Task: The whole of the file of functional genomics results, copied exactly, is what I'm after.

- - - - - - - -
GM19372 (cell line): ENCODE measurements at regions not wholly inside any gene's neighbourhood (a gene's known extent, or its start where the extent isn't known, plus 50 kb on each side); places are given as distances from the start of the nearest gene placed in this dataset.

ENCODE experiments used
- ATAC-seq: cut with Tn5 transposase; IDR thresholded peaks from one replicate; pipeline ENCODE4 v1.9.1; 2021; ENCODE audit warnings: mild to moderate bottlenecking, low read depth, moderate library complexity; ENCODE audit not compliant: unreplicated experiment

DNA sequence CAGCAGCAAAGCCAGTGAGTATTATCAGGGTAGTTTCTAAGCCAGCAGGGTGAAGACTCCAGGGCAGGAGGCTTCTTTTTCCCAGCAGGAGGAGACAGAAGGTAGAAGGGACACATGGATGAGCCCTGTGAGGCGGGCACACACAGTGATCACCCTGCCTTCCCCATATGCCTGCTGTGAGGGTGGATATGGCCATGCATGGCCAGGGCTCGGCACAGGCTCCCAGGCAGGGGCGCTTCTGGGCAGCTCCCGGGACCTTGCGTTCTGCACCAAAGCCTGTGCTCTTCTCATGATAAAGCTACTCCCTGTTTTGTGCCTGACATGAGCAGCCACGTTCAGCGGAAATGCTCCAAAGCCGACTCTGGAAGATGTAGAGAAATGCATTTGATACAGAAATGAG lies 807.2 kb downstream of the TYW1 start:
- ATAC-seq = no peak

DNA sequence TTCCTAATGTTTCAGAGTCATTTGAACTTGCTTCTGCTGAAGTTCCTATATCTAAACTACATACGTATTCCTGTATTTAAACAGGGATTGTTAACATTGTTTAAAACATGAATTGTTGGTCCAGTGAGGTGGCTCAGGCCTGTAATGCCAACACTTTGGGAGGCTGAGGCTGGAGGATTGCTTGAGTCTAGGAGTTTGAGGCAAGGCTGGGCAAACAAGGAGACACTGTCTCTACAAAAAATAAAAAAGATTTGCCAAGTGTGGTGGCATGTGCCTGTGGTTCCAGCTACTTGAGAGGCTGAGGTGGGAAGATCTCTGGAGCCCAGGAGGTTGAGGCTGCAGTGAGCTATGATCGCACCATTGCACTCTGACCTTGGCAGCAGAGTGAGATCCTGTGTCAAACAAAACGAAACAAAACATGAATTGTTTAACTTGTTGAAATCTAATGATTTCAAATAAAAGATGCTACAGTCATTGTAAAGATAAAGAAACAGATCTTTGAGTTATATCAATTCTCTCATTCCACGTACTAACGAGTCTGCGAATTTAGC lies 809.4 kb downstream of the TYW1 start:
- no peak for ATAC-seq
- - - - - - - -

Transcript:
GM19372 (cell line): ENCODE measurements at regions not wholly inside any gene's neighbourhood (a gene's known extent, or its start where the extent isn't known, plus 50 kb on each side); places are given as distances from the start of the nearest gene placed in this dataset.

ENCODE experiments used
- ATAC-seq: cut with Tn5 transposase; IDR thresholded peaks from one replicate; pipeline ENCODE4 v1.9.1; 2021; ENCODE audit warnings: mild to moderate bottlenecking, low read depth, moderate library complexity; ENCODE audit not compliant: unreplicated experiment

DNA sequence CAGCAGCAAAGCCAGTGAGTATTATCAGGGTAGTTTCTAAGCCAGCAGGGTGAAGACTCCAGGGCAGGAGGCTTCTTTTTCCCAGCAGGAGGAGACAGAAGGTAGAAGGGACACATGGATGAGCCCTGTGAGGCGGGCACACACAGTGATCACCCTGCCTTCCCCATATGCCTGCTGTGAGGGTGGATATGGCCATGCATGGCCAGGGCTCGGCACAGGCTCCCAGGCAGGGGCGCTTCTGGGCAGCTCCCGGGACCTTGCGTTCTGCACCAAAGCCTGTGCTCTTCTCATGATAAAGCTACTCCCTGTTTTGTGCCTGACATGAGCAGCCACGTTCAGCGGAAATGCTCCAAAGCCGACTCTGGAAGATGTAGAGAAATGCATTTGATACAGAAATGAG lies 807.2 kb downstream of the TYW1 start:
- ATAC-seq = no peak

DNA sequence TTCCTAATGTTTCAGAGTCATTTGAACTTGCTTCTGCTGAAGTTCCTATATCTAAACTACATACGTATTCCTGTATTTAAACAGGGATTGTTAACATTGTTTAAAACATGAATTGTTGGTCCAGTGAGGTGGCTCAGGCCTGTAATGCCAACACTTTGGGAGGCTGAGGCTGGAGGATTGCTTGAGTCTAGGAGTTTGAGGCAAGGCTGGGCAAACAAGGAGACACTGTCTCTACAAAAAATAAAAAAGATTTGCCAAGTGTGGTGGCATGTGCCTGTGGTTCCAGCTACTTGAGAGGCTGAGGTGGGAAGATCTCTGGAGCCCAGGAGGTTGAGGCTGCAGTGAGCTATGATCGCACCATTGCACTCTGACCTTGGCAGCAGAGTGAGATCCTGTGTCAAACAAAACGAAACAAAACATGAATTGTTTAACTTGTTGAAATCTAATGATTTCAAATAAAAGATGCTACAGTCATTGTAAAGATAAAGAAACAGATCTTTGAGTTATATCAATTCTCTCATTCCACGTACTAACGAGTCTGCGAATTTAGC lies 809.4 kb downstream of the TYW1 start:
- no peak for ATAC-seq